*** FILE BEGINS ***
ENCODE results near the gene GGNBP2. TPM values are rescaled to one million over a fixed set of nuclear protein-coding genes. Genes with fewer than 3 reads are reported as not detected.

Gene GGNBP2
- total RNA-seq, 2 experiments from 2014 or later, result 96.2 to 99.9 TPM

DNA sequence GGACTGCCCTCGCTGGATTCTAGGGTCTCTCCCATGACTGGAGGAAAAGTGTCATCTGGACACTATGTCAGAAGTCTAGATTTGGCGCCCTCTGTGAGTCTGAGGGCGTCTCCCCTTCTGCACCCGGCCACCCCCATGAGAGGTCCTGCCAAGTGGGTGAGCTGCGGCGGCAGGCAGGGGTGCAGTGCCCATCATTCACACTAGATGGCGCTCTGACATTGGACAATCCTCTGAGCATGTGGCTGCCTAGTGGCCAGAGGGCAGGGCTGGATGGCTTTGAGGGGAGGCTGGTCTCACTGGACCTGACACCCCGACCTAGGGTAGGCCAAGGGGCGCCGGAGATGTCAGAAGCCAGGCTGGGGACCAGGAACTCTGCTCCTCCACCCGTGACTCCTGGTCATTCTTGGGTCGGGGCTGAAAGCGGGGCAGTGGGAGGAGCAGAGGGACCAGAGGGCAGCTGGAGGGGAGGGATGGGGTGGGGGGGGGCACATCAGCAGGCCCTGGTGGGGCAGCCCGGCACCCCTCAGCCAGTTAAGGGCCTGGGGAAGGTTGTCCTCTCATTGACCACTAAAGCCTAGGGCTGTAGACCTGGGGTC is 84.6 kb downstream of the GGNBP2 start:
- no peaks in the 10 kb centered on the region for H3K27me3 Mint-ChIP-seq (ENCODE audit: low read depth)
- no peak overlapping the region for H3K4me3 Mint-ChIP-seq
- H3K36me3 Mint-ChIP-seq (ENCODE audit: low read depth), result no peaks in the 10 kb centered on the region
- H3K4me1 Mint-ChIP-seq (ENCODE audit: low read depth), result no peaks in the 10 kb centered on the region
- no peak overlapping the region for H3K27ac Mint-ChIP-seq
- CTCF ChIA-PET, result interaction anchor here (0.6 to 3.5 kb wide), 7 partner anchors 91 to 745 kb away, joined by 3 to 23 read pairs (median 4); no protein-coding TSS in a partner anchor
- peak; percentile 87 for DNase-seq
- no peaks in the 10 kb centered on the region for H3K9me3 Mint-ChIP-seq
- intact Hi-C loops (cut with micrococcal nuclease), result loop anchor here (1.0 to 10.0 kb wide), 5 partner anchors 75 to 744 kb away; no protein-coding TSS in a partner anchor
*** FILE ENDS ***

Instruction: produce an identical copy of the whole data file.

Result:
ENCODE results near the gene GGNBP2. TPM values are rescaled to one million over a fixed set of nuclear protein-coding genes. Genes with fewer than 3 reads are reported as not detected.

Gene GGNBP2
- total RNA-seq, 2 experiments from 2014 or later, result 96.2 to 99.9 TPM

DNA sequence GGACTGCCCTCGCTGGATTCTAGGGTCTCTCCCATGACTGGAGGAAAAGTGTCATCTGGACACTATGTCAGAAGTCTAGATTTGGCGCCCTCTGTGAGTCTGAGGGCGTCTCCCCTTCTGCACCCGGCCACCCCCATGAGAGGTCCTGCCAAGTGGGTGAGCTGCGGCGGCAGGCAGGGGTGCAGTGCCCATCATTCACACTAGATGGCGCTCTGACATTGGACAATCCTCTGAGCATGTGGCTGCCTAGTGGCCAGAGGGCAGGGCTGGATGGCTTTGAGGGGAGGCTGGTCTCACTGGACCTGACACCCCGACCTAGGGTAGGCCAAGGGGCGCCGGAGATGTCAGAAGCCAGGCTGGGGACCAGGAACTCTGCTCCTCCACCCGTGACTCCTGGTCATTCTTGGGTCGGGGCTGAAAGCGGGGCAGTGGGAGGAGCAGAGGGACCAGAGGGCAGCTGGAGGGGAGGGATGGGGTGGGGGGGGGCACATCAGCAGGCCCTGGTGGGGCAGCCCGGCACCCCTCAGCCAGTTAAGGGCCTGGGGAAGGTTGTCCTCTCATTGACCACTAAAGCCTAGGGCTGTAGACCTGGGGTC is 84.6 kb downstream of the GGNBP2 start:
- no peaks in the 10 kb centered on the region for H3K27me3 Mint-ChIP-seq (ENCODE audit: low read depth)
- no peak overlapping the region for H3K4me3 Mint-ChIP-seq
- H3K36me3 Mint-ChIP-seq (ENCODE audit: low read depth), result no peaks in the 10 kb centered on the region
- H3K4me1 Mint-ChIP-seq (ENCODE audit: low read depth), result no peaks in the 10 kb centered on the region
- no peak overlapping the region for H3K27ac Mint-ChIP-seq
- CTCF ChIA-PET, result interaction anchor here (0.6 to 3.5 kb wide), 7 partner anchors 91 to 745 kb away, joined by 3 to 23 read pairs (median 4); no protein-coding TSS in a partner anchor
- peak; percentile 87 for DNase-seq
- no peaks in the 10 kb centered on the region for H3K9me3 Mint-ChIP-seq
- intact Hi-C loops (cut with micrococcal nuclease), result loop anchor here (1.0 to 10.0 kb wide), 5 partner anchors 75 to 744 kb away; no protein-coding TSS in a partner anchor